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Food and logistical crisis in Brazil

In late May, the truckers’ strike surprised Brazil, paralyzing the flow of goods, interrupting severely the supply, starting from fuel, which triggered the strike, and, consequently, all other goods, including essential ones, like food, medicines and so on.

 

Production chains in the agriculture and livestock sector – which involves from the farmer up to the consumer, with a vital role played by transportation – were immediately and significantly affected, with production losses, destocking and a sharp increase of inflation, which was under relative control.

 

Statistics that are now available indicate an increase of inflation to consumers (IPCA-15), which can be related to the strike, from 0.14% (from April 15 to May 15) to 1.11% (between May 15 and June 15). As for household food, specifically, it changed from 0.09% to 2.31%. Between these periods, separated by one month, the food consumption may have decreased 0.46%, based on elasticity estimates from Food and Agricultural Policy Research Institute (http://www.fapri.iastate.edu/tools/elasticity).

 

Prices to producers in agriculture and livestock, on the other hand, were reduced by the transportation crisis. Farm gate potato quotes, for instance, dropped 17% from May to June in 2018. Soybean, corn and fed cattle prices received by producers downed from 1.5% to 5% (CEPEA-ESALQ/USP).

 

The situation of farmers is aggravated because, at the same time that output prices were dropping, inputs costs were moving up, due to freight. For fertilizers, the increase of freight values was 82% comparing May and June 2018, considering an average of several regions in Brazil, according to data from Cepea. In the same period, freight for grains upped 33% (Cepea data), which helps to explain decreases of prices paid to producers.

 

The burden of the interruption of transportation and of higher values for freight and fuel is shared between producers and consumers and affects low-income agents more significantly. Large farmers and exports are negatively affected; however, small farmers saw decreases of prices of their products – that is, of the portion that was not spoiled by delayed transportation – and consumers registered a shortage of food, quality decreases and price rises in the retail market.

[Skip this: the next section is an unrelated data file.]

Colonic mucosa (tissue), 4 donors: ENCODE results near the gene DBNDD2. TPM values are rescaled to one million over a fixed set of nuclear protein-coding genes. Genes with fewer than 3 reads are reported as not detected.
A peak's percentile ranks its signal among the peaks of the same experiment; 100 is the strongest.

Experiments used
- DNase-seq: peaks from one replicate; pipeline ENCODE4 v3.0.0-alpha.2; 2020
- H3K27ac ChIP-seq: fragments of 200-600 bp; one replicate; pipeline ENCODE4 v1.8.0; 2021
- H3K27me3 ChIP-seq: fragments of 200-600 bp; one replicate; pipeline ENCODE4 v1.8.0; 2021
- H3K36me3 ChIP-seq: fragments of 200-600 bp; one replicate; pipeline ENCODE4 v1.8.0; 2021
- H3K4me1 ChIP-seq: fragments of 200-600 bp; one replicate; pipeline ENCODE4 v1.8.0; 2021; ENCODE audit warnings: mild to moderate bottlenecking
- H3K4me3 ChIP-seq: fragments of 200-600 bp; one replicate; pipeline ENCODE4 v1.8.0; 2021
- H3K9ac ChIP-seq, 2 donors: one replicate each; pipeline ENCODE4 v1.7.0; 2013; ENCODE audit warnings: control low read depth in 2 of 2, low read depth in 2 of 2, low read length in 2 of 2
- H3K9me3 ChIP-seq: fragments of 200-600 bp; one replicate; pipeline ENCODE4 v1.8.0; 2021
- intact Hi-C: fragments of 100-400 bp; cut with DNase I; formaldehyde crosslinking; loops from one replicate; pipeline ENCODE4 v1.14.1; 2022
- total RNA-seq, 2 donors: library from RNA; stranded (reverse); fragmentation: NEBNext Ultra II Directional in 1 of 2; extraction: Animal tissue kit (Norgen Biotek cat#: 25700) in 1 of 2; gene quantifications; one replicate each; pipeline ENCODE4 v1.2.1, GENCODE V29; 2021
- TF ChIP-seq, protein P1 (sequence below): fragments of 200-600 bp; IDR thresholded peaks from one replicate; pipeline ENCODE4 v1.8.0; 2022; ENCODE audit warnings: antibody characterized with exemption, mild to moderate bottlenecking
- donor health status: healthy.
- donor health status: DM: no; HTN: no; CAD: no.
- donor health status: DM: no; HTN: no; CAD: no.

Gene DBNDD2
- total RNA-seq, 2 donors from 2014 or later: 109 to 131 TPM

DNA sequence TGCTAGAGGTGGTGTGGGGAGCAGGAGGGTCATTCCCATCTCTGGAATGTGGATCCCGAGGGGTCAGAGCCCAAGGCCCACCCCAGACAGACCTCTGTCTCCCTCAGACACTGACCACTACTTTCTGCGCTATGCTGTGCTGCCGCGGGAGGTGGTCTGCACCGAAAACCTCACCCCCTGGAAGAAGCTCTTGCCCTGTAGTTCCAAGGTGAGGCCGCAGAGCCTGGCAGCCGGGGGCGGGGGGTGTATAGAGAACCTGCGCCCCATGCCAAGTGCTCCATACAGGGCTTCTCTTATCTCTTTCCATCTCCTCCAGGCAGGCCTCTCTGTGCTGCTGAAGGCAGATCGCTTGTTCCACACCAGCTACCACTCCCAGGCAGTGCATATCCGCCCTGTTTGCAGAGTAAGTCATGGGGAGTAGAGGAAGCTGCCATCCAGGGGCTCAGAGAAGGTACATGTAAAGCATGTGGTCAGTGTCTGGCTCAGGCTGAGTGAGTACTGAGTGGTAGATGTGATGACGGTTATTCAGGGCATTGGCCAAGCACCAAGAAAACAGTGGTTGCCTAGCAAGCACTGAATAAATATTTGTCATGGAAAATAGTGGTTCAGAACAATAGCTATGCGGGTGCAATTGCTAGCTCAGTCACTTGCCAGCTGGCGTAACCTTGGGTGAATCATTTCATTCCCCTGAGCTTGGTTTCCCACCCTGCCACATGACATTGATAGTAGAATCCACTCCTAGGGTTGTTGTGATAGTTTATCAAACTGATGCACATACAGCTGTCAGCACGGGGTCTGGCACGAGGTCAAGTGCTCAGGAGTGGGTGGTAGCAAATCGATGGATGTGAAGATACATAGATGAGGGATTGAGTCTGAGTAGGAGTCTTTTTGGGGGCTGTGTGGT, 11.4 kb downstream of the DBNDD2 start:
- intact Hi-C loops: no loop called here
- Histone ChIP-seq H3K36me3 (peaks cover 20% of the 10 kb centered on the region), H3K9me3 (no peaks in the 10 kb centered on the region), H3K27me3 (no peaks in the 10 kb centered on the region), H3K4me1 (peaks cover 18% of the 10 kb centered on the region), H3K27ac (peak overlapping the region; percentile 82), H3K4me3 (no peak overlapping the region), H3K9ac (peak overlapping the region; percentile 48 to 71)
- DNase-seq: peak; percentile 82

The truckers strike in the case of the agricultural supply chains, objectively, is explained by the impossibility of having food production and consumption at prices compatible with higher fuel prices – diesel prices increased by 17% from May 2017 to May, 2018 (National Oil Agency, ANP). Farm prices would have to get too low and consumers’ prices, too high.

 

This is not a situation that can be solved by fixing national mandatory minimum freight values to incorporate higher fuel prices, without even considering transportation characteristics of each specific region in Brazil. The market – producers and consumers – will hardly absorb this intervention and the proposed freight values system most certainly will not sustain. A long-term problem cannot be solved with short-term measures.

 

The origin of the problem, besides current high oil prices, lies on the fact that transportation is an important item in the supply chain, explaining good part of the gross margin that exists between prices to consumer and to producer. Due to logistical problems, in 2013, Brazil spent almost three times more than the United States in food transportation (according to Consultoria Macrologística – “O Estado de S. Paulo” newspaper – “Logística triplica o custo do alimento”, released on November, 11, 2013). Brazil spent 8% of the food costs to consumer in logistics, while the USA, only 3%. Brazil invested 0.5% of the GDP in logistics, while the US, 4% of the GDP. As a result, Brazilian consumers pay more for food and the country loses competitiveness in external markets.

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